By Ron Hockman
May 28, 2011

“All of a sudden, someone threw me in front of this rock and roll band. And I decided then and there that was it. I never wanted to do anything else.” Janis Joplin

The spirit of Janis shines in One Night with Janis Joplin. The play/concert celebrates her life and music, mostly the music. And the music is worth the price of admission. (At Portland Center Stage through June 26.) We learn of the singers who influenced Janis: Odetta, Bessie Smith, Etta James, Nina Simone, and Aretha Franklin, among others. And like the women she admired, she could be sweet, soulful, sensitive, bombastic, funny, loud, profane, and vulnerable. The genius of Janis was her ability to absorb all these musical influences and transmutate them, like an alchemist, into her own unique and authentic style, for Janis was nothing if not an original.

Using excerpts from her letters, press, and radio and TV interviews, the play loosely traces the events that helped form her: the early years in Port Arthur, her middle-class home life, on first listening to the blues, the Beat influence, the migration to San Francisco, Big Brother and the Holding Company, and on to stardom. The result is a compelling portrait of an artist who, by refusing to compromise her music, became a quintessential icon of the Sixties. Missing from this portrait are the excesses of the self-indulgent Hedonism of the 60’s counterculture. The creator of the show, Randy Johnson, with colleague Jeff Jampol, who represents the estate of Janis Joplin, are clear with their intentions: “If you want to learn about the history of the ’60s, that’s not what this show is really about. If you want to celebrate the music and the joy of Janis, then this is the show for you.”

The stage, outlined with a massive feathery boa as Janis was apt to wear, opens on a rock show setting, but to the side is a Victorian-style couch, as seen on the album cover of Pearl. Amber-shaded lamps casting a soft warm glow surround the couch providing an intimate setting when Janis speaks of her life. When Janis takes the stage, the lighting transforms into the psychedelic projections of a 60’s light show designed by Justin Townsend.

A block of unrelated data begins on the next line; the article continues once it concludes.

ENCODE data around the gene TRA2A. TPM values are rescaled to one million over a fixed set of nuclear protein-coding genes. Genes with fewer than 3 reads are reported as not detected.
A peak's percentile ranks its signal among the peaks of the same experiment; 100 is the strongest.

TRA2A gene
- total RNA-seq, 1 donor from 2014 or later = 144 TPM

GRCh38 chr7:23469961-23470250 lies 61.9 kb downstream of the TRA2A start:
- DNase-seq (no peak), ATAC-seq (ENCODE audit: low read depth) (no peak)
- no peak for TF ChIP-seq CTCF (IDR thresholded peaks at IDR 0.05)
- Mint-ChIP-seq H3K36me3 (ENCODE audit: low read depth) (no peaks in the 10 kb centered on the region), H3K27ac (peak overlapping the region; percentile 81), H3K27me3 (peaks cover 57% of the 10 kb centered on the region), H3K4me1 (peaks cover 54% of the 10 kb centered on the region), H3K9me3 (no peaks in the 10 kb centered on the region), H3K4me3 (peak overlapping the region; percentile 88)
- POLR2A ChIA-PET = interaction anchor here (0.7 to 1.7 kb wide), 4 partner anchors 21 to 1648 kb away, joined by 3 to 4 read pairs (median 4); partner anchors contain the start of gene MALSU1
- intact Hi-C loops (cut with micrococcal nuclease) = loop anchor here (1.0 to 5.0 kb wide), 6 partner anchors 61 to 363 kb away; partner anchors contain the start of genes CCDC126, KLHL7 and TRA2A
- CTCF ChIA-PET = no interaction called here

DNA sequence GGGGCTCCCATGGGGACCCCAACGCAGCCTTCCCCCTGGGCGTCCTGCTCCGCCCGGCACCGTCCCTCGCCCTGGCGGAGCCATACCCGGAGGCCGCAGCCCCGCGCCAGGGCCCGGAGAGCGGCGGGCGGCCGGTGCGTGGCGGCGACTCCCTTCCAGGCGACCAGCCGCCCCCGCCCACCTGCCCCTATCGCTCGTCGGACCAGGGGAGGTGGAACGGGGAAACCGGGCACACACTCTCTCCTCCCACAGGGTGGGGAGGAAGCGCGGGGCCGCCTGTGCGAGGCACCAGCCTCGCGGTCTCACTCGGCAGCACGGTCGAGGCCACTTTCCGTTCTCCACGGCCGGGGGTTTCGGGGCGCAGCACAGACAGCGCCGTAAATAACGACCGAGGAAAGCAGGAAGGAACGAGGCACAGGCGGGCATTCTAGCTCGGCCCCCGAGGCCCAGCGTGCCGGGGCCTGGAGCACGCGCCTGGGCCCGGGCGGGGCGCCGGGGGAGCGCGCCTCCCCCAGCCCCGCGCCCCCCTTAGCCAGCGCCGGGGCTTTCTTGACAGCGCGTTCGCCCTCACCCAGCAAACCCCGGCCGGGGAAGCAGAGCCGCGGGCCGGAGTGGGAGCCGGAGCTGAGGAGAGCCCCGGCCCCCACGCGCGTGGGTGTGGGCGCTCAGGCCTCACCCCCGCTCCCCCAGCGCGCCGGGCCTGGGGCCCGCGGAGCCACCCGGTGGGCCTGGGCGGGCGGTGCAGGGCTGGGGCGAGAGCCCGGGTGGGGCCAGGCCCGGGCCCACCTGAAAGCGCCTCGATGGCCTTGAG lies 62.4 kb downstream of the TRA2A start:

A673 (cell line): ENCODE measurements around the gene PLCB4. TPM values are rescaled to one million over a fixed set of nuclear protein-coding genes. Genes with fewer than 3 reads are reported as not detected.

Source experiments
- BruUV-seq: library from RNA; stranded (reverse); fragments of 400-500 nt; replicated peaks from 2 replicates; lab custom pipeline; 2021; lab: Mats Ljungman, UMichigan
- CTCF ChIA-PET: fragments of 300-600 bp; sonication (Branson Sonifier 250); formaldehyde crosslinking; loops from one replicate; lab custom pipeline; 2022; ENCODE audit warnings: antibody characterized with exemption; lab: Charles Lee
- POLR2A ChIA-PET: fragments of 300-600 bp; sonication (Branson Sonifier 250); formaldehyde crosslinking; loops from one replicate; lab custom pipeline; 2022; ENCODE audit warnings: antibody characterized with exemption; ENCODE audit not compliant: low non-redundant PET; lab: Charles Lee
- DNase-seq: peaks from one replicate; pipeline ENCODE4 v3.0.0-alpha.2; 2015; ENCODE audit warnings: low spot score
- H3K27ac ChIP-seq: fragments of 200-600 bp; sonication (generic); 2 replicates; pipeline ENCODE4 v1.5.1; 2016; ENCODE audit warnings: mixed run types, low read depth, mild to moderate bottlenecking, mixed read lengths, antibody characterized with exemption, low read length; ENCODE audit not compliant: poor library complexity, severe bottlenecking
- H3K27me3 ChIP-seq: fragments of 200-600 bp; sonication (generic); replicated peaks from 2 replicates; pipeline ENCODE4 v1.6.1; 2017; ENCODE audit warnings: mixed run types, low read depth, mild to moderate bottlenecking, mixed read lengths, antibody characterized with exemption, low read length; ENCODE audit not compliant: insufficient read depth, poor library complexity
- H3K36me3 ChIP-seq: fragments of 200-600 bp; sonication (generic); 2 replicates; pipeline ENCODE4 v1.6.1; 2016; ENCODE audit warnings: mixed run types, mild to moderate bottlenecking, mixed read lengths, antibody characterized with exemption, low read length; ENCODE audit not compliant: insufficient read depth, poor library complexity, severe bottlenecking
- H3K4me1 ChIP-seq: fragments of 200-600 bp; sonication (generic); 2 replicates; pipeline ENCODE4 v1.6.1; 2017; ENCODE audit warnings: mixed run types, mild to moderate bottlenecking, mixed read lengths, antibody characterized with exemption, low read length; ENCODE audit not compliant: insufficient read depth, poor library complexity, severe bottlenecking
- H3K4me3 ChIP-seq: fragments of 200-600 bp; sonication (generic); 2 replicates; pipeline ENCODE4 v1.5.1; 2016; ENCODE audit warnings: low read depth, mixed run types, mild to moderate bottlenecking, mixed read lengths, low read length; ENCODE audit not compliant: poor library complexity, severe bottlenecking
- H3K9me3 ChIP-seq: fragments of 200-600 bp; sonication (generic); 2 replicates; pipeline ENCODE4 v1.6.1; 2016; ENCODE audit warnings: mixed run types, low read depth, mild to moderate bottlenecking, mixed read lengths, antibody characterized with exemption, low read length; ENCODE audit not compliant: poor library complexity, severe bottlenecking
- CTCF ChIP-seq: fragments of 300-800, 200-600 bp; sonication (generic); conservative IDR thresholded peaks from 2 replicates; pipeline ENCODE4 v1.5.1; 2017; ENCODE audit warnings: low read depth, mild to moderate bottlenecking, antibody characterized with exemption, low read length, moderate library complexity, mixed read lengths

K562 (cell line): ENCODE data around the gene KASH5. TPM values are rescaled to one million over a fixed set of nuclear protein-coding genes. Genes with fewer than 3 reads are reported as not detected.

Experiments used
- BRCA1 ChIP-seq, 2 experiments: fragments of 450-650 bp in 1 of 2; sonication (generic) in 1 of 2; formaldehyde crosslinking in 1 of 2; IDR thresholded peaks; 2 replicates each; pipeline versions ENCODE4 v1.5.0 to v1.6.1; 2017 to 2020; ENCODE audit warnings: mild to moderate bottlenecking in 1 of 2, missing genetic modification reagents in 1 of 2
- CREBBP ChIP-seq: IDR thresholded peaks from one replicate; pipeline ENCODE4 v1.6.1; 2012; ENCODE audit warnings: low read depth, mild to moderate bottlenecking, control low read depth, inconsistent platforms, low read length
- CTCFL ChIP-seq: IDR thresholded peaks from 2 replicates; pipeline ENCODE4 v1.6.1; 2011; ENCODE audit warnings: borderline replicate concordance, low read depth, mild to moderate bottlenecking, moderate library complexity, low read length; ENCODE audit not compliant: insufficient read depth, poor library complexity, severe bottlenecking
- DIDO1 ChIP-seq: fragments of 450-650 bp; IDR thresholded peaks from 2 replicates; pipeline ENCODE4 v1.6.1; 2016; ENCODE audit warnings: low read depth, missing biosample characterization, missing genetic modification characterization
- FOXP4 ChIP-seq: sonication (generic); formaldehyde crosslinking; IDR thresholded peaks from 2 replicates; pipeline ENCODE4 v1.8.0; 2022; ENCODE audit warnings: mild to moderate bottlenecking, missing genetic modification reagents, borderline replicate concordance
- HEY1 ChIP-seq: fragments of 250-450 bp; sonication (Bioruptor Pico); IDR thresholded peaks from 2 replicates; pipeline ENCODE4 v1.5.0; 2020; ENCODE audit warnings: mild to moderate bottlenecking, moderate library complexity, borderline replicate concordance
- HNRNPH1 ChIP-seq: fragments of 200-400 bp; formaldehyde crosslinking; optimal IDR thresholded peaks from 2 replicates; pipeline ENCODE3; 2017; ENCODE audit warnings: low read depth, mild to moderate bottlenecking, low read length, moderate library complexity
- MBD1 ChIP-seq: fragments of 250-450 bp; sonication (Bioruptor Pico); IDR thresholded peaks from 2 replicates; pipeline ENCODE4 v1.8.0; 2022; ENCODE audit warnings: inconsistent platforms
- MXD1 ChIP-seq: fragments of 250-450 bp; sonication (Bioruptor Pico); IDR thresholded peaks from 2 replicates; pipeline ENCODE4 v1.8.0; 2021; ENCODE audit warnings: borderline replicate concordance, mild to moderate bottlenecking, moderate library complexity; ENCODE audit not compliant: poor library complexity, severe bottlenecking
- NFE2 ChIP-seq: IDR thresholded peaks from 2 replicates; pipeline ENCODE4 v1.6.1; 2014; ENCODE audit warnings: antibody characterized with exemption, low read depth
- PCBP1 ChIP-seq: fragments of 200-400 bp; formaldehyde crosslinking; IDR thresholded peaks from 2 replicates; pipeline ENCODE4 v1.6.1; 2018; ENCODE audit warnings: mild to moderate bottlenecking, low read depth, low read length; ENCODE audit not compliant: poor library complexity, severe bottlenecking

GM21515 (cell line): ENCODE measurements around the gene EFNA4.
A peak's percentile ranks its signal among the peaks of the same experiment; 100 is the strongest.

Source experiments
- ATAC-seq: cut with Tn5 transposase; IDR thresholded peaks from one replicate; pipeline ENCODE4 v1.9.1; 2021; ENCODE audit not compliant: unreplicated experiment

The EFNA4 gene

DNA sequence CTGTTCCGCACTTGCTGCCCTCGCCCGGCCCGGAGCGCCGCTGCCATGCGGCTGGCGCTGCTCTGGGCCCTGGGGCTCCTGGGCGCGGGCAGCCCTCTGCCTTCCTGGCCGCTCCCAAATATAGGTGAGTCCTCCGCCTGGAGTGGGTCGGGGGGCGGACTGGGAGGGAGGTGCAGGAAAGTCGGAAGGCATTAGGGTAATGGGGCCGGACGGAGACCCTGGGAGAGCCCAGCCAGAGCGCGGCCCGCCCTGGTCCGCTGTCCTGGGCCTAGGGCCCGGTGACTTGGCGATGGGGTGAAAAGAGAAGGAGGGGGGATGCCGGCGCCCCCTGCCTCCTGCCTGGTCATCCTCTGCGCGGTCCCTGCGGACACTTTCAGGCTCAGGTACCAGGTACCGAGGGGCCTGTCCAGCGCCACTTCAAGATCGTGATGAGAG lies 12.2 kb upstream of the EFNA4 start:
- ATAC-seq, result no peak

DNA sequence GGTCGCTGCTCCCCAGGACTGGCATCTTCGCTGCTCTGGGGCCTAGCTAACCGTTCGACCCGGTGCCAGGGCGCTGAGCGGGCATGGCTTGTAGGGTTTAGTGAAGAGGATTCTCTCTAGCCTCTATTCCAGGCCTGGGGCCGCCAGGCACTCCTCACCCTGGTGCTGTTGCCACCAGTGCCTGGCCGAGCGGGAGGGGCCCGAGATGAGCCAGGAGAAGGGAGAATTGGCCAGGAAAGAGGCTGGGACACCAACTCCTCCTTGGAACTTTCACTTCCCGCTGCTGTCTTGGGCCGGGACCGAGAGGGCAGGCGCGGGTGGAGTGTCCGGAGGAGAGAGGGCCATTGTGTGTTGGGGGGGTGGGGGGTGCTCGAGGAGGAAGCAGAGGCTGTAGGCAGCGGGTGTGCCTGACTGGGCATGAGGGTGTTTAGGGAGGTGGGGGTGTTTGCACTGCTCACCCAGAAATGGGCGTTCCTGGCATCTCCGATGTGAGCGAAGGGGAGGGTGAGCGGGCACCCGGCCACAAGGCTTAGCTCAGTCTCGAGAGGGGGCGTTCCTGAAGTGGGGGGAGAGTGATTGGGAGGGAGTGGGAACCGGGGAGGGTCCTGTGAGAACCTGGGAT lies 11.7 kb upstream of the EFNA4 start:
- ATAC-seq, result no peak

There’s a speaking-Janis who provides narrative and a singing-Janis who, well, sings. Really sings. The speaking-Janis shares glimpes of herself: “I’m a victim of my own insides. There was a time when I wanted to know everything…It used to make me very unhappy, all that feeling. I just didn’t know what to do with it. But now I’ve learned to make that feeling work for me. I’m full of emotion and I want a release, and if you’re on stage and if it’s really working and you’ve got the audience with you, it’s a oneness you feel.” “‘I know no guy has ever made me feel as good as an audience.”

The singing-Janis does what Janis did best – sing with raw, balls-out energy and emotion. For Janis’s performances were nothing if not “full-tilt”; she held nothing back. And Cat Stephani holds nothing back as she brings that raw volcanic energy to her performance. By the end of “Piece of My Heart,” she had the audience on its feet. And in the second half, when she sings “Maybe”…well, you gotta hear it. It takes awhile, but as the play progresses, in an uncanny way Cat Stephani begins to incarnate Janis instead of impersonating her, especially during the haunting, gut-wrenching “Ball and Chain.”

Sharing the stage with Janis is The Blues Singer. Director Johnson explains the Blues Singer as the embodiment of the blues, soul, and R&B singers who influenced Janis. Sabrina Elayne Carten lends her voice to the vocal styles of Odetta, Etta James, Nina Simone, but her rendition of Aretha Franklin’s “Spirit in the Dark,” enhanced by terrific background vocalists Moriah Angeline and Marisha Wallace, fueled by the churning, soulful, kick-ass band, not only lifted departed spirits but also lifted the audience to a rousing boisterous appreciation for a stand-out performance by all involved.

The band. Wow, the band. All local Portland musicians. All fine musicians. Stephen Flakus, Mitch Wilson, Ross Seligman, Patrick Harry, Gavi de Tarr, David Milne, Tyler Evans, and Anton Van Oosbree. Go listen to them. Worth the ticket.

Portland Center Stage took a risk in staging the premier of One Night with Janis Joplin. Incorporating a play within a concert can be a tough balancing act, and the snippets of biographical elements are perhaps not strong enough to hold up the dramatic end. There’s a fine line between showy impersonation and genuine homage. Although there were brief moments of flashy theatricality, the play never lapsed into the kitsch of a juke box musical; instead, One Night with Janis Joplin succeeds because it remains true to the spirit of the music, and by remaining true to the spirit of the music remains true to the spirit of Janis. The music is the center of Janis’s power as an artist, and that really is what her legacy is all about.

Performances of One Night with Janis Joplin run through June 26, 2011. Performance times are Tuesday through Sunday, 7:30 pm, with matinees at 2:00 pm on Sunday and some Saturdays, with some Thursday matinees at noon. Tickets start at $36 for full adult prices, with student and under age 30 discounts available. Rush tickets may be available for some performances at $20 each. For a full calendar of performances and ticket availability, visit the show page at www.pcs.org/janis.